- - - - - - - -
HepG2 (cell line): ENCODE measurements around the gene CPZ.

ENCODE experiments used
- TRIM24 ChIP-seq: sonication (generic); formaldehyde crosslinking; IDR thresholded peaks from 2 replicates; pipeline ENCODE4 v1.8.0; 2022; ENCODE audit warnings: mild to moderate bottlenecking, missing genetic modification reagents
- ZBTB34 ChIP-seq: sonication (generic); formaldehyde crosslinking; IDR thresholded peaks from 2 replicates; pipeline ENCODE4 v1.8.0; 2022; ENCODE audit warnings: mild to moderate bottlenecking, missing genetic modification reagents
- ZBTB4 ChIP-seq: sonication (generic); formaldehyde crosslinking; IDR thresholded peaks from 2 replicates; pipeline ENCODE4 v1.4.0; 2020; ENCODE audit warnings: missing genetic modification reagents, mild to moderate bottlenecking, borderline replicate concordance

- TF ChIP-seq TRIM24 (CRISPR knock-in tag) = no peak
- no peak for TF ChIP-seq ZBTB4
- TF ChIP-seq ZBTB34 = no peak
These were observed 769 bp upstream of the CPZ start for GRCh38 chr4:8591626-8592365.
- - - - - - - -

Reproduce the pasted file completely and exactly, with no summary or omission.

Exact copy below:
HepG2 (cell line): ENCODE measurements around the gene CPZ.

ENCODE experiments used
- TRIM24 ChIP-seq: sonication (generic); formaldehyde crosslinking; IDR thresholded peaks from 2 replicates; pipeline ENCODE4 v1.8.0; 2022; ENCODE audit warnings: mild to moderate bottlenecking, missing genetic modification reagents
- ZBTB34 ChIP-seq: sonication (generic); formaldehyde crosslinking; IDR thresholded peaks from 2 replicates; pipeline ENCODE4 v1.8.0; 2022; ENCODE audit warnings: mild to moderate bottlenecking, missing genetic modification reagents
- ZBTB4 ChIP-seq: sonication (generic); formaldehyde crosslinking; IDR thresholded peaks from 2 replicates; pipeline ENCODE4 v1.4.0; 2020; ENCODE audit warnings: missing genetic modification reagents, mild to moderate bottlenecking, borderline replicate concordance

- TF ChIP-seq TRIM24 (CRISPR knock-in tag) = no peak
- no peak for TF ChIP-seq ZBTB4
- TF ChIP-seq ZBTB34 = no peak
These were observed 769 bp upstream of the CPZ start for GRCh38 chr4:8591626-8592365.